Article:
by Colm Toibin
262 pp, $25.00
At the opening night of this year’s Readers and Writers Festival in Auckland, New Zealand, Colm Toibin spoke of the difference in 1950’s Ireland between immigrating to Britain and moving to America. At the time, emigrating from Ireland to England meant remaining in the lower class, whereas immigrating to America, the land of opportunities and movie stars, meant the chance for social elevation and reinvention. Eilis Lacy, the endearing protagonist of Toibin’s most recent novel Brooklyn, apprehensively leaves her small town of Enniscorthy, County Wexford, and with it her mother and sister Rose, for a new life in New York. While her departure from Ireland is rife with anxiety and silent prayers for someone else to take her place, Eilis recognizes the sacrifice of her family in sending her abroad. Eilis becomes particularly aware of the sacrifice of her older sister Rose—to her a far better candidate for the social graces and joie de vivre necessary for such an opportunity— who silently gives up any chance to leave Enniscorthy so that Eilis may. Lying in bed the night before her departure, Eilis thinks to herself: “the arrangements being made, all the bustle and talk, would be better if they were for someone else” (29). She lets her mind wander and imagines “someone like her, someone the same age and size, who maybe even looked the same as she did, as long as she, the person who was thinking now, could wake in this bed every morning and move as the day went on in these familiar streets and come home to the kitchen, to her mother and Rose” (29). It is the finality of moving to America that frightens Eilis, the all too real likelihood that with the geographical and cultural distance between Enniscorthy and Brooklyn, there is no chance of homecoming. Hers is a quest narrative that others have set in motion, with ocean liner tickets reserved, housing arranged, and awaiting employment; yet determined to put on a brave face for her family, Eilis sets sail for America. The beautiful cadence of Toibin’s writing brings forth a sympathetic image of this frightened young woman, who faced with bidding farewell to her kin forever, is determined to leave them with only pleasant memories of her: “There was, she thought, enough sadness in the house, maybe even more than she realized. She would try as best she could not to add to it. […] What she would need to do in the days before she left and on the morning of her departure was smile, so that they would remember her smiling” (31).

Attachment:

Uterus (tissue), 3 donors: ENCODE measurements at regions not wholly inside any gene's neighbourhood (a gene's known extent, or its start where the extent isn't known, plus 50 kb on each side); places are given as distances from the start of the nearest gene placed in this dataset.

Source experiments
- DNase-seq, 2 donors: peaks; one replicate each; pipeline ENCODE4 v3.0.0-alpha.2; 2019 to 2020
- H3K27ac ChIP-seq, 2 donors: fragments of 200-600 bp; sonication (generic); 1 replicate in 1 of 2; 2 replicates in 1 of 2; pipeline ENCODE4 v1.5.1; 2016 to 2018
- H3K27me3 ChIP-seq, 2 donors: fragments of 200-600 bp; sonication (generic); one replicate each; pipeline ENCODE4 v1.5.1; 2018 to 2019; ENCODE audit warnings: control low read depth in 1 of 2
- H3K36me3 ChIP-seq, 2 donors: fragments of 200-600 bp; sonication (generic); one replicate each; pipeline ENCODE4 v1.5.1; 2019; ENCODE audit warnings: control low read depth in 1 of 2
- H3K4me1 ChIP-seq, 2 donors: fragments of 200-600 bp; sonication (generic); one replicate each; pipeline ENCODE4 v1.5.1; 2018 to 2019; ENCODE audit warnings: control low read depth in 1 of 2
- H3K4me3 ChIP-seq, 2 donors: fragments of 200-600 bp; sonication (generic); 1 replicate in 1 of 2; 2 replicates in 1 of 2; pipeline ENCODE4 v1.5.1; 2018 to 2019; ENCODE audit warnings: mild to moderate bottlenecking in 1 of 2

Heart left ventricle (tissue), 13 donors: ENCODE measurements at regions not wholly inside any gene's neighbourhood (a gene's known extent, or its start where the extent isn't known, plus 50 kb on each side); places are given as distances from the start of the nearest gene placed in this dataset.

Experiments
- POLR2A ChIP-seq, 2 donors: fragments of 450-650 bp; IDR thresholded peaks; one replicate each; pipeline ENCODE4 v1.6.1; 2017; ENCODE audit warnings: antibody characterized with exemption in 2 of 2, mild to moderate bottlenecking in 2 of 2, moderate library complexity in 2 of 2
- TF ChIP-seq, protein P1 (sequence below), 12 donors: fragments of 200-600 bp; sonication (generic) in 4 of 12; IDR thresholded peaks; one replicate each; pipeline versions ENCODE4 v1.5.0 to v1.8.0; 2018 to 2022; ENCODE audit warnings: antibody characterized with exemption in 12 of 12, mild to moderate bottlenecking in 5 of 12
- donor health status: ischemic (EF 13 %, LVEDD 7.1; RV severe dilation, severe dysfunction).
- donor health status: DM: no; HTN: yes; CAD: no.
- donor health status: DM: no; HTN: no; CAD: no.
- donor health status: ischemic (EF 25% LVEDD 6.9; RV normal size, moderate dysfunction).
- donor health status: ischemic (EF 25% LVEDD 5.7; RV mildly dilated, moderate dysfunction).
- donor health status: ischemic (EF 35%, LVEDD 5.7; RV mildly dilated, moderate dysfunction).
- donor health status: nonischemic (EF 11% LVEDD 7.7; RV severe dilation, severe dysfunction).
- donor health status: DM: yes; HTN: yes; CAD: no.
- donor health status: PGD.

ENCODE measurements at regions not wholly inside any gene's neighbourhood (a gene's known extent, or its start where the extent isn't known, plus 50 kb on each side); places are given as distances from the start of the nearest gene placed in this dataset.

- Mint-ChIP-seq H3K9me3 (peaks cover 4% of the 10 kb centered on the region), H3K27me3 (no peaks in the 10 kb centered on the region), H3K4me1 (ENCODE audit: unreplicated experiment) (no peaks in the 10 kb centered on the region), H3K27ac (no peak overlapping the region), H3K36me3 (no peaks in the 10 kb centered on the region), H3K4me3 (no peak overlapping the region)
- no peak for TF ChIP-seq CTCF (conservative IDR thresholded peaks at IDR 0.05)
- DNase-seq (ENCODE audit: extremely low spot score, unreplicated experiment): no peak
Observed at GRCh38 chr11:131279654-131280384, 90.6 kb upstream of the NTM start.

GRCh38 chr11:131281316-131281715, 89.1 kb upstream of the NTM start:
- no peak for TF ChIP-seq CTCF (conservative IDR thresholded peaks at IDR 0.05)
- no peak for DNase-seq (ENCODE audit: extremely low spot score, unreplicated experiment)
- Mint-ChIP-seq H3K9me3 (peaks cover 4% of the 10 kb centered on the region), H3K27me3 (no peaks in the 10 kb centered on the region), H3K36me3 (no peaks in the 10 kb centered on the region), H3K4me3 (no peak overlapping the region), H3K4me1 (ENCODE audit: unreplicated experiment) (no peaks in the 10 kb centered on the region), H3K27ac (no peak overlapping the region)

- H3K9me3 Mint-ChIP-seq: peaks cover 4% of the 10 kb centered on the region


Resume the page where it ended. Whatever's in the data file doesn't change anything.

Immediately sick with loneliness and timid in the big city, Eilis gradually and unwittingly settles into the rhythms and bustle of Brooklyn; excelling in studies and work, building a sense of community, and even finding romance. Although Toibin insists that he cannot write comedy, having recently said in an interview: “I can’t do it. I do cloudy and grey,” he writes with wit and humour of the little culture shocks and small embarrassments of being in a new country. His depiction of Eilis’ boarding house, run by the punctilious Mrs. Kehoe, offers an astute and endearing portrait of those moments of transition and their minor calamities. It is not until a death causes her return to Ireland that Eilis realizes the full and content life she has built for herself in Brooklyn. While those who immigrated to England were expected to return home for holidays, it was thought with the expense, time, and cultural distance between Ireland and America, that the new Americans would likely never return. Thus, when Eilis does come back to Enniscorthy, she arrives with the status of a minor celebrity and as a paragon of fashion and glamour. Yet her homecoming is fraught for precisely the reasons that it is also pleasant—Eilis has changed but Enniscorthy has not. Back home in Ireland the world she never wanted to leave quietly confronts the new one that she has created from scratch in Brooklyn, and Eilis has to decide whether she still wishes someone else could take her place. Ultimately, Toibin’s is a subtly magnificent novel, which in the character of Eilis, has shown the human frailties, errors, strengths, and patience that accompany our need to feel grounded to a place, to have a sense of belonging, the need to be home.
Julia P.W. Cooper is completing a Master’s degree in English at McGill University. Her most recent research project is a foray into mourning, grief, and its limits, with particular interest in the plays of Sarah Kane.
Volunteers for Issue 7
For sub-editing this issue MTLS thanks:
- Lequanne Collins-Bacchus
- Amanda Tripp
- Bianca Spence
- Rosel Kim
MTLS is grateful to Ian Loiselle for his hard work on web management.
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